“Typical” because lackluster demand has been the hallmark of the global economy recently, and the problems of overcapacity have also been occurring in other sectors, including oil & gas and the commodities complex. Overcapacity from coal-mining to steel-making, much of it in state-controlled enterprises, has been dogging China for years and will continue to pose mega-problems well into the future. Overcapacity kills prices, then jobs, and then companies.

The ocean freight industry went on a multi-year binge buying the largest container ships the world has ever seen and smaller ones too. It was led by executives who believed in the central-bank dogma that radical monetary policy will actually stimulate the real economy, and they were trying to prepare for it. And it was made possible by central-bank-blinded yield-chasing investors and giddy bankers. As a result, after years of ballooning capacity, carriers added another 8% in 2015, even while demand for transporting containers across the oceans languished near the flat line, the worst performance since 2009.

“Massive Deterioration,” the CEO of Maersk, a bellwether for global trade, called the phenomenon. Read…  “Worse than 2008”: World’s Largest Container Carrier on the Slowdown in Global Trade



These ship owners are keeping their fleets at home currently.

http://www.marinetraffic.com/ (http://www.marinetraffic.com/)


Gee, I wonder why ?


 :icon_sunny:    :icon_sunny:     :evil4:   :icon_sunny:                    :evil4: :icon_sunny: :icon_sunny:
Title: Re: Official Shipping Collapse Thread
Post by: MKing on March 15, 2016, 02:51:14 PM
It seems that as the Chinese slowdown ripples through the market, this is a predictable consequence. Just knowing what happened during 2008 would indicate that this is a predictable consequence. No different than companies laying down rigs as commodity prices can't sustain a given level of activity, so people specializing in transport lay down rigs like a trucker might park his tractor.

Any country dependent on selling commodity surpluses, like Australia, will be more effected than a country with a higher percentage of customers being within its own borders, like the US.

It would be nice if people would understand this correlation, rather than turning every new number on a relative trading index (like the BDI) into some omnipotent indicator of DOOM. But for some reason the BDI is a favorite.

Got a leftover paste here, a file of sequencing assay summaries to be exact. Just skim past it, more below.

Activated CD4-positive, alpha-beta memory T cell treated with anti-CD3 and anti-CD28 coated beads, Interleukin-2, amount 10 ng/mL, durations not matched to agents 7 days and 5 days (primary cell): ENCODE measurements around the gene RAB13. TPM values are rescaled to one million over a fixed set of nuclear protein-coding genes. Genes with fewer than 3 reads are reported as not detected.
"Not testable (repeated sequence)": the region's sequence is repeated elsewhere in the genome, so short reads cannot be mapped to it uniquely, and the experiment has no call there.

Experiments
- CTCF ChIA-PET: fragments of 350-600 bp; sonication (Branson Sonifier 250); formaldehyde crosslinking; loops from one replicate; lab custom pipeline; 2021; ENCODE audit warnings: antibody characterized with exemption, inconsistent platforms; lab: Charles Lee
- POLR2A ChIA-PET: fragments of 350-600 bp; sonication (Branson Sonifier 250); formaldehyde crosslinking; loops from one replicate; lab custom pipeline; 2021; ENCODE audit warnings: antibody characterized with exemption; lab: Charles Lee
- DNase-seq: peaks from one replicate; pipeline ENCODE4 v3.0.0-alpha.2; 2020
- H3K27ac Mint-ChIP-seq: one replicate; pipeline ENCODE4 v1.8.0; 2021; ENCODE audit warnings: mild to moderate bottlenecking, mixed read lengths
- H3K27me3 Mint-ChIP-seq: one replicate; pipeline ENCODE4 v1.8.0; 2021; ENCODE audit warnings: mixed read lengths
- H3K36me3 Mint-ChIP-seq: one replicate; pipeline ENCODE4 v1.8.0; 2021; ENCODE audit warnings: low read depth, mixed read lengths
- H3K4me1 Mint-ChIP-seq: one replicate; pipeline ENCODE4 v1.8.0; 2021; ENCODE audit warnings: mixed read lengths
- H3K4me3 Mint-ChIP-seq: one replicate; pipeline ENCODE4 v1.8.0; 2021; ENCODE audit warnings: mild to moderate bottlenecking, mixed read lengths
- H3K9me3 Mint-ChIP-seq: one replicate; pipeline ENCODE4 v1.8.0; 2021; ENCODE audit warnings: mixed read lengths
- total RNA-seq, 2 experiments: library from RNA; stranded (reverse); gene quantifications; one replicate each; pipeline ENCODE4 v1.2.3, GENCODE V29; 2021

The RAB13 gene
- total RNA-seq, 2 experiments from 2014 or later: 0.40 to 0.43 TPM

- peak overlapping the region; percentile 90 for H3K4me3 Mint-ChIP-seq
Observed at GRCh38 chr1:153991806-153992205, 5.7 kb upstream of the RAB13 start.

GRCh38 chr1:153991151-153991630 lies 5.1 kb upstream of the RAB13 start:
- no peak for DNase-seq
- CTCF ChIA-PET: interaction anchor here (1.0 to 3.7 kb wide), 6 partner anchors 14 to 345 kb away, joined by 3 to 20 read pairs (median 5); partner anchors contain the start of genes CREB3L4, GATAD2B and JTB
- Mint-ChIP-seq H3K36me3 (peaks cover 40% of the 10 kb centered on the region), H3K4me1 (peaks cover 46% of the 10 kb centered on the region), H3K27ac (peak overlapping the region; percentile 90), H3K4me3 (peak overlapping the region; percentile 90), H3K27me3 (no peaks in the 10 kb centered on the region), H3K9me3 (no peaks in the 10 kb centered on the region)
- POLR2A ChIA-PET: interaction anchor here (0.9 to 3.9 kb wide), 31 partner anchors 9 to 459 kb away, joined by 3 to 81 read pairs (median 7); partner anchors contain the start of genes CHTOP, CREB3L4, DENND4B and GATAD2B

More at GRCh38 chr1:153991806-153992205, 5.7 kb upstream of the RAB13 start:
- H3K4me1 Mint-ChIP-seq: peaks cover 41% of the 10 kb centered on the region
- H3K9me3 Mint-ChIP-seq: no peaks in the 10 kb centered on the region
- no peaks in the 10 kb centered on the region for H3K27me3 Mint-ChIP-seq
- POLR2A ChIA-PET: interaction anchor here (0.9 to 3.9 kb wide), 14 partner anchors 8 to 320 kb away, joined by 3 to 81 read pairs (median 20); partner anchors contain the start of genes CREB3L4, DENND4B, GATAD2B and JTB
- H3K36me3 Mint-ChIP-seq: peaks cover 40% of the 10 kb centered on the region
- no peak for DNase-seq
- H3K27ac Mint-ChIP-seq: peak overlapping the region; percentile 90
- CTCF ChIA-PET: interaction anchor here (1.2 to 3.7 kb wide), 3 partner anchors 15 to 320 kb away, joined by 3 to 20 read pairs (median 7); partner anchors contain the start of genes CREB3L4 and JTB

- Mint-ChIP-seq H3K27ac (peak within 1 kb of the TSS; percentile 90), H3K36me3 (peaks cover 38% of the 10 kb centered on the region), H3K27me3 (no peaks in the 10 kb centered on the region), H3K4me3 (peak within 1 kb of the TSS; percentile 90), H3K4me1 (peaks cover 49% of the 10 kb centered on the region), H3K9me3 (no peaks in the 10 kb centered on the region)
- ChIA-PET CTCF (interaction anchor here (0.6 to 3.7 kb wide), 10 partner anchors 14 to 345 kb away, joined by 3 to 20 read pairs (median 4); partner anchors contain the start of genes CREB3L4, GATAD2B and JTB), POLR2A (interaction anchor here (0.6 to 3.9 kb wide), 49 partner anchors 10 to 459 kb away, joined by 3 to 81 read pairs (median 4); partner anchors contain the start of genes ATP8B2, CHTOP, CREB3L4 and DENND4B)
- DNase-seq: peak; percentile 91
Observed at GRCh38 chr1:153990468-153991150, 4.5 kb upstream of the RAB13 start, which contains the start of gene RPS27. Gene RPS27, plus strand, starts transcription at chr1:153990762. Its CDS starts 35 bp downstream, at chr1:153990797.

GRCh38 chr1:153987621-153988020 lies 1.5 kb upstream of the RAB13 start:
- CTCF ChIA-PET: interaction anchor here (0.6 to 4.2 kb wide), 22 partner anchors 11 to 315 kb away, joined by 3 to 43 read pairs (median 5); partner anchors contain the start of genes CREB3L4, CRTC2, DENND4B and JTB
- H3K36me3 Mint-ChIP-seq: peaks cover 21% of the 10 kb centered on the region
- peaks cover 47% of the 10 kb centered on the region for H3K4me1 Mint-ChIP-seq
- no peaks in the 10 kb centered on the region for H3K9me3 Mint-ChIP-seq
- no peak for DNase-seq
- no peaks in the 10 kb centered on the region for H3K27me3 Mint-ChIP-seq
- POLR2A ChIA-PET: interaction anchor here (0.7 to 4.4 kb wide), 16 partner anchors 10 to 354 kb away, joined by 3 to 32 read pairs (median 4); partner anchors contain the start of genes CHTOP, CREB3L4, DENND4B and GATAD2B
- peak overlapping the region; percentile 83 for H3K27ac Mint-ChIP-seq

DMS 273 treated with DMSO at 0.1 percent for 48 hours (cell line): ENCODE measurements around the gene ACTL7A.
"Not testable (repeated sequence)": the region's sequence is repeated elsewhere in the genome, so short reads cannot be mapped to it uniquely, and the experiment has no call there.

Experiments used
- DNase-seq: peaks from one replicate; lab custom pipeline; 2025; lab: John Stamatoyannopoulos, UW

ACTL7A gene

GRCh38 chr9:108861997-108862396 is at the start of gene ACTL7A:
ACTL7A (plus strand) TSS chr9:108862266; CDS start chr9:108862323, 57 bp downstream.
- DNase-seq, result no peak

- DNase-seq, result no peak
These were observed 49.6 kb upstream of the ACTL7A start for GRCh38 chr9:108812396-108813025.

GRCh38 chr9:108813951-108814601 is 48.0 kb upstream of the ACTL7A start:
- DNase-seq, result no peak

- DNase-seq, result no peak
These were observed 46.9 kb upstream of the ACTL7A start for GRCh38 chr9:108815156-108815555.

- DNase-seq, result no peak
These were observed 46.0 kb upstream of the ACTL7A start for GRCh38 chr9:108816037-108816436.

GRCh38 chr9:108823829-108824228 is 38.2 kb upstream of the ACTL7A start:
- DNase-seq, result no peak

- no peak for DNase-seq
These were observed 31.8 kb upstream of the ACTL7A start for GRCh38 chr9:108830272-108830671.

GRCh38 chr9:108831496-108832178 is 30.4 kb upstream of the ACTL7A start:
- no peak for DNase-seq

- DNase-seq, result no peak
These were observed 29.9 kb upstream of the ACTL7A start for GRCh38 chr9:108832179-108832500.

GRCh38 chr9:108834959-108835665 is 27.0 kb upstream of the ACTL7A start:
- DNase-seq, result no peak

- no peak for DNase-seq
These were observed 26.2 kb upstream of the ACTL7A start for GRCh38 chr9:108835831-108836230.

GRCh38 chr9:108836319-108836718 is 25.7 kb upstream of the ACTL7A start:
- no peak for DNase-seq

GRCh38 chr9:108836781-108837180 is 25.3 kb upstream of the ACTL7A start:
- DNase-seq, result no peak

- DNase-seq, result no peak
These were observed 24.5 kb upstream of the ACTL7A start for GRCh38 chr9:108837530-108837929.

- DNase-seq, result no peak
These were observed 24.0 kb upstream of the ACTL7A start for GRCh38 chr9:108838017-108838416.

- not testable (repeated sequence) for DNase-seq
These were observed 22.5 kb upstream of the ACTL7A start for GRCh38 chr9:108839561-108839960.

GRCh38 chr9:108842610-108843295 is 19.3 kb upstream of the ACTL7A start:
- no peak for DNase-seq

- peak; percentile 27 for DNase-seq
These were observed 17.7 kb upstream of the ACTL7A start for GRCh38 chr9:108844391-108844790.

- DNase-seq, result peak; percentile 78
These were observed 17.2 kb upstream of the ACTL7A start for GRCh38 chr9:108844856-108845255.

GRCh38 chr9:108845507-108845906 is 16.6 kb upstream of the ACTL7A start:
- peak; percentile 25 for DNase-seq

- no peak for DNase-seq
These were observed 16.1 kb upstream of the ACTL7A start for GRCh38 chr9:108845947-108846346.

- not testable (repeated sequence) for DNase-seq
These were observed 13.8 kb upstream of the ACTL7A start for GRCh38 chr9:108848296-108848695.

Title: Re: Official Shipping Collapse Thread
Post by: azozeo on March 16, 2016, 03:37:54 AM
It seems that as the Chinese slowdown ripples through the market, this is a predictable consequence. Just knowing what happened during 2008 would indicate that this is a predictable consequence. No different than companies laying down rigs as commodity prices can't sustain a given level of activity, so people specializing in transport lay down rigs like a trucker might park his tractor.

Any country dependent on selling commodity surpluses, like Australia, will be more effected than a country with a higher percentage of customers being within its own borders, like the US.

It would be nice if people would understand this correlation, rather than turning every new number on a relative trading index (like the BDI) into some omnipotent indicator of DOOM. But for some reason the BDI is a favorite.


Did you click on the marine traffic link ?
There could be many reasons WHY, here.
Insurance companies refusing to cover the event of crossing,
To many incidents with rogue waves currently, Ask the survivors of the Deep Horizon (if they'll talk) what really occurred....
The underwater activity with millions (yes, millions) of undersea volcanoes popping off,

There are minimal vessels in the Pacific right now. A handful more in the Atlantic.
Title: Re: Official Shipping Collapse Thread
Post by: RE on March 16, 2016, 03:57:46 AM
Did you click on the marine traffic link ?

Even if he did spend some of his endless online hours to click on such a link, unless it meets his delusional cornucopian belief system, he wouldn't buy it.  He lives in a world of fantasy, and since he lacks the talent to run his own blog, he tries to sell his fantasy here on the Diner on my fucking blog.  Which is a wicked losing proposition, since none of the Admins buy his spin at all and NOBODY including those who occasionally fall for his bullshit can stomach his snark and self-puffery find palatable more often than not, and so ends up getting DNFed anyhow!  lol.

Much like Guy McPherson, he has a scientific background and training, but he is fundamentally an ideologue.  There really is not much difference between Guy and Moriarty.  They both resort to Ad Hom argument when challenged, and neither one puts forth any of their own material to validate their claims.  Bullshit Artist Ideologues, in a nutshell.

RE
Title: Re: Official Shipping Collapse Thread
Post by: azozeo on March 16, 2016, 04:38:53 AM
Did you click on the marine traffic link ?

Even if he did spend some of his endless online hours to click on such a link, unless it meets his delusional cornucopian belief system, he wouldn't buy it.  He lives in a world of fantasy, and since he lacks the talent to run his own blog, he tries to sell his fantasy here on the Diner on my fucking blog.  Which is a wicked losing proposition, since none of the Admins buy his spin at all and NOBODY including those who occasionally fall for his bullshit can stomach his snark and self-puffery find palatable more often than not, and so ends up getting DNFed anyhow!  lol.

Much like Guy McPherson, he has a scientific background and training, but he is fundamentally an ideologue.  There really is not much difference between Guy and Moriarty.  They both resort to Ad Hom argument when challenged, and neither one puts forth any of their own material to validate their claims.  Bullshit Artist Ideologues, in a nutshell.